Playing to Win Still Matters in Football, the Markets and the Economy

Alabama Coach Nick Saban, far left, and team visiting President Obama at the White House in April. (Photo: AP) Alabama Coach Nick Saban, far left, and team visiting President Obama at the White House in April. (Photo: AP)

Has anyone noticed the fantastic few weeks of college football we’ve had so far this year? If you haven’t, you must not live in the South or have the pleasure of experiencing SEC football, or better yet, Alabama football.

With a mounting total of 14 national championships, the University of Alabama’s football history is like no other program, especially in the last three years. The school, coaches and players have shown their continuous desire for achieving maximum success on the field, to be sure. I find it interesting how the spirit of athletic competition can teach us a number of lessons as they relate to success in our country. I hope you’ll indulge my passion for Alabama football (ROLL TIDE ROLL!) and the parallels to our nation’s future, although the same points would be true with any top program.

Like football teams, we know that investors and most people play to win. Yet does it sometimes feel that our politicians are not playing to win? Is government policy indirectly enabling people, promoting a mindset of socialism? It seems, as a nation, we are slowly evolving into a culture where everyone is entitled to endless prosperity, all at the cost of people who have earned their success. Government policy seems to be driving our nation towards a “losing” mentality by giving a place in the lineup to many who have no drive or ambition and haven’t trained or practiced. Eventually, we’ll end up fielding a losing team.

I illustrated this idea in a previous article for AdvisorOne, Financial Freedom Is Not Free, which you may like to review. By increasing taxes on hard-working people, burdening them with additional regulation, and expecting them to subsidize more social services, it discourages self-responsibility and financial discipline.  

This concept of entitlement and enabling has even led to some youth league programs across the country choosing not to keep score in sporting events, for fear of damaging kids’ emotions or self-esteem. The idea being that everyone’s a winner and no one ever loses. Is this really the foundation for our country’s spirit of success? Is this even reality? 

We keep score because winning and losing matter, although our approach must be tempered with good sportsmanship and fairness. It’s the basis for building a stronger America. No one likes to lose, but it’s a daily reality in life. Do you think winning and losing has mattered to Alabama football players, coaches and fans over its 100+ year history? 

While winning and losing is the bottom line in the economic world, it’s the score that dictates our level of success. Does it matter that Apple has become the largest publicly traded company, or that Microsoft dominates computer operating systems? Why do you think you can travel anywhere and find a Wal-Mart or McDonald’s nearby? Obviously, the shareholders of these companies thought the score mattered when it came time to buy or not buy the company’s stock. Otherwise, why do we keep track of the DJIA, S&P 500, the Russell’s, the Barclay Aggregate Bond Indexes or the MSCI? Don’t services such as Morningstar rank mutual funds and ETFs, expenses, strategies, etc., daily? As advisors, don’t your clients care about their portfolio returns relative to the market?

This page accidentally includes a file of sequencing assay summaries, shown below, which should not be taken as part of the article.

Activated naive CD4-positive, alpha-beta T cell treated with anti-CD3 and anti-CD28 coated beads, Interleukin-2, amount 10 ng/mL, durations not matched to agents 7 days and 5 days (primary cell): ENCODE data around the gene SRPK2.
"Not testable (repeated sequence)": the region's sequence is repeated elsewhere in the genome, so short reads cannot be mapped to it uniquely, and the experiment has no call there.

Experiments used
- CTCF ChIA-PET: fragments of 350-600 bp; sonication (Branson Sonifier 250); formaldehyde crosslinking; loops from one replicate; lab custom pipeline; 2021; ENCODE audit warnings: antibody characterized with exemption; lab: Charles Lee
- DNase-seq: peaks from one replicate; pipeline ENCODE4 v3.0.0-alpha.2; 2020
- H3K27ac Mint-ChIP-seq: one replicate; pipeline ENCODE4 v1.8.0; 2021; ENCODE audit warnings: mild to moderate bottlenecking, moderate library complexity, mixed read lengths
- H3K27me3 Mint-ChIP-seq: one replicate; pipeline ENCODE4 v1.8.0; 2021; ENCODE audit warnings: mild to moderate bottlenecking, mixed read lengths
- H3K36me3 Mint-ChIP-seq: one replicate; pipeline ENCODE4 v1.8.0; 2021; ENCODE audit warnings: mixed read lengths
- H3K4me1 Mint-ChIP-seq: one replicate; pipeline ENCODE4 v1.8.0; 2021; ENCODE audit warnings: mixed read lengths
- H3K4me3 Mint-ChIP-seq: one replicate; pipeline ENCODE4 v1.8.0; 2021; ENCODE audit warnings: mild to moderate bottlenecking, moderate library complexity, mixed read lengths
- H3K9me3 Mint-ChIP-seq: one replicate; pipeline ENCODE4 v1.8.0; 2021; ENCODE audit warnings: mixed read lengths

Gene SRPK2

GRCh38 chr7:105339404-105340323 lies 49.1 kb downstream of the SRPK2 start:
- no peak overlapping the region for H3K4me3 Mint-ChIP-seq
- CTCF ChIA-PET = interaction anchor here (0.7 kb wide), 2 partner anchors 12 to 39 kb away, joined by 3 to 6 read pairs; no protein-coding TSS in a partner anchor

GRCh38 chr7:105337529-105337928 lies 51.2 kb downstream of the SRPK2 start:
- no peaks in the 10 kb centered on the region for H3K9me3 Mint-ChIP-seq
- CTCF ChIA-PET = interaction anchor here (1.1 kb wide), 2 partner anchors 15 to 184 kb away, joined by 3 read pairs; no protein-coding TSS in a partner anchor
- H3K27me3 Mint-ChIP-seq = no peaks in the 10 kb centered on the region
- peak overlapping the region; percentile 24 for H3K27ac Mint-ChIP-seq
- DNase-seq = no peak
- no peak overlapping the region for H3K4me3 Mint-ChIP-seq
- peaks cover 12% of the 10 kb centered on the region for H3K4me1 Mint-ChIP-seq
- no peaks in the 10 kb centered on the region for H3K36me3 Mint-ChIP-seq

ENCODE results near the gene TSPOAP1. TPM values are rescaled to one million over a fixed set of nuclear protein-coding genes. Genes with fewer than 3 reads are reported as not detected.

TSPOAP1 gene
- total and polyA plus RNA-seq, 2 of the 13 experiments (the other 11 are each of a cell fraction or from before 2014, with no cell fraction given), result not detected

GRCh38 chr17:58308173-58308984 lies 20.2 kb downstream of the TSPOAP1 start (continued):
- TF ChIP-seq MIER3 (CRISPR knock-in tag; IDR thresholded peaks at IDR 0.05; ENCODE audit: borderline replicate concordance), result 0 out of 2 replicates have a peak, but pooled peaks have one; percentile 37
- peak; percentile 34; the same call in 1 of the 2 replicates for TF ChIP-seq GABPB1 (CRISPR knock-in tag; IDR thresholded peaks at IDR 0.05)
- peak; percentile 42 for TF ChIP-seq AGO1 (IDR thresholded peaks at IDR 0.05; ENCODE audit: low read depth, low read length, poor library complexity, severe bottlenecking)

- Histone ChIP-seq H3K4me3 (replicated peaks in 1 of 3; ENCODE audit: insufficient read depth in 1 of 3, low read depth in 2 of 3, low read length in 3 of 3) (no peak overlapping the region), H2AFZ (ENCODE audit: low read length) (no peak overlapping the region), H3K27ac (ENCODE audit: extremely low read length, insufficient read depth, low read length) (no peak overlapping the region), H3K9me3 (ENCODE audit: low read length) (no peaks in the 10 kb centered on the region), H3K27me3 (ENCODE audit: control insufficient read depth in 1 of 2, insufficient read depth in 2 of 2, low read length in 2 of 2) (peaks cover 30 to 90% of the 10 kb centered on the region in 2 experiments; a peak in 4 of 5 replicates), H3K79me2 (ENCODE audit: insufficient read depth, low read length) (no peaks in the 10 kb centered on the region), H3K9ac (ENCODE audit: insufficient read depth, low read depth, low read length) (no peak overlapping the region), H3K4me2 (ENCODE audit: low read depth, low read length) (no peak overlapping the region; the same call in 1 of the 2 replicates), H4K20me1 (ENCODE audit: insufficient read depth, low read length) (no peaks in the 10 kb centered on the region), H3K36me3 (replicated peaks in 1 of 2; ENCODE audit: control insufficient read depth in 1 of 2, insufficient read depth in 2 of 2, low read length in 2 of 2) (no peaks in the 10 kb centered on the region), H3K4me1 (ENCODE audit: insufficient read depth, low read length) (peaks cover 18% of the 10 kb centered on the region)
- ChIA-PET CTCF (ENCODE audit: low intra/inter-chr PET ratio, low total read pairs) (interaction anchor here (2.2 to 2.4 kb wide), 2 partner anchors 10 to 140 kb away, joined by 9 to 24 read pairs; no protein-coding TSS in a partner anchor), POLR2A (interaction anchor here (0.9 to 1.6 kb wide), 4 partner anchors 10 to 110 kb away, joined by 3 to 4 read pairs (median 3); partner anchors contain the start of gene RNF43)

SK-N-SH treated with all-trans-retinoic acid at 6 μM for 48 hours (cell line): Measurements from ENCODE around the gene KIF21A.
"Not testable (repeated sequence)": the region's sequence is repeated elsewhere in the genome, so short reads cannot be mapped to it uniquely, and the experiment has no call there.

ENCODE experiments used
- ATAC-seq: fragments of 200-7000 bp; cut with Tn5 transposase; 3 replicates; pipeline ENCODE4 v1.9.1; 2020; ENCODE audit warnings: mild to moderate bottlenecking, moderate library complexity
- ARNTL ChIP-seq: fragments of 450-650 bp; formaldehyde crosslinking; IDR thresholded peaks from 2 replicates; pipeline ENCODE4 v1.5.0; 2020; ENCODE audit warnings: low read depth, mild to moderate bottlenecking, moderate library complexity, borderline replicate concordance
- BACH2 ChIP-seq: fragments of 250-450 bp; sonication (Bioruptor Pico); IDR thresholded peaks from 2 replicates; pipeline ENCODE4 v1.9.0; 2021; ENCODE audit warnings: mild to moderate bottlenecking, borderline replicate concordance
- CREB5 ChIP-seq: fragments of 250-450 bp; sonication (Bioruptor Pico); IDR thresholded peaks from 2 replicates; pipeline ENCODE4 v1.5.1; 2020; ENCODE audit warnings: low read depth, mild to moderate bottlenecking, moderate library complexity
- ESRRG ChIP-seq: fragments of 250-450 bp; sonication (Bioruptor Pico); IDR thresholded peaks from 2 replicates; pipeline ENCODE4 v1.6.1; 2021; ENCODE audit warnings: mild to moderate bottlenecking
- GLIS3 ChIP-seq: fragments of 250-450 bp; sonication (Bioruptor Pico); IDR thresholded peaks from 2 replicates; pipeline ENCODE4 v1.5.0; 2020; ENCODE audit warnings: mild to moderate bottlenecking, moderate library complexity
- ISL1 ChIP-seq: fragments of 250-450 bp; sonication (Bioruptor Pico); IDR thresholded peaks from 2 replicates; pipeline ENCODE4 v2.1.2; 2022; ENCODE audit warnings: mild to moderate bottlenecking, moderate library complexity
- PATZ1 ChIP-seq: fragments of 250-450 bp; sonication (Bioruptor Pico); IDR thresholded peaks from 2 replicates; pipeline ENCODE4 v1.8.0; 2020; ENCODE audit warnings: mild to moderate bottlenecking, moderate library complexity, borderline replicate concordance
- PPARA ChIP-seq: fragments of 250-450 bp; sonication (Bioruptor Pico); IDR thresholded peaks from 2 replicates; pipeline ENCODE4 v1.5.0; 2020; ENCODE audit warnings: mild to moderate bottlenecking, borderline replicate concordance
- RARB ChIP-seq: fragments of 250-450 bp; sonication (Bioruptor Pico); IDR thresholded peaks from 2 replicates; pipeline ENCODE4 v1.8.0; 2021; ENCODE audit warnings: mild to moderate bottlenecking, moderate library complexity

My point is – like it or not – keeping score relates to almost everything in life. Your education, career growth, salary, bonus, the size of your house, the number of cars you own, how much you donate to charity and more – is all measured through some scoring analysis. So it’s ludicrous to think that keeping score doesn’t have a foundation in our economically based society. Do Coach Nick Saban and Alabama football care about the score in each game? Of course, because the score illustrates how well both the offense and defense executed their strategy during the game.  

However, with football just as with the market, past performance is not a predictor of future results. The Alabama football team won 11 national championships by the end of 1979, acquiring their 12th in 1992, with numbers 13 and 14 coming more recently. Yet if they sat back and relied on history to dictate their future, they would probably still be reminiscing about the last championship won in 1979! As a country and society, we are no different. While it’s important to record who wins the White House or who trades places in Congress come November, those scores won’t guarantee our destiny. While Alabama has 14 titles, they still play every Saturday to keep building on their achievements. 

The question is what are you and I going to do over the next 20 to 30 years to help determine if we dominate the next 100 years of economic history? When we look at our nation’s past, we see the rise to prosperity and our hard-fought advancement to become the global economic leader. For near-term and future success, it’s time our government recalibrates its mindset to help people win by giving them a hand up, not a hand out.  

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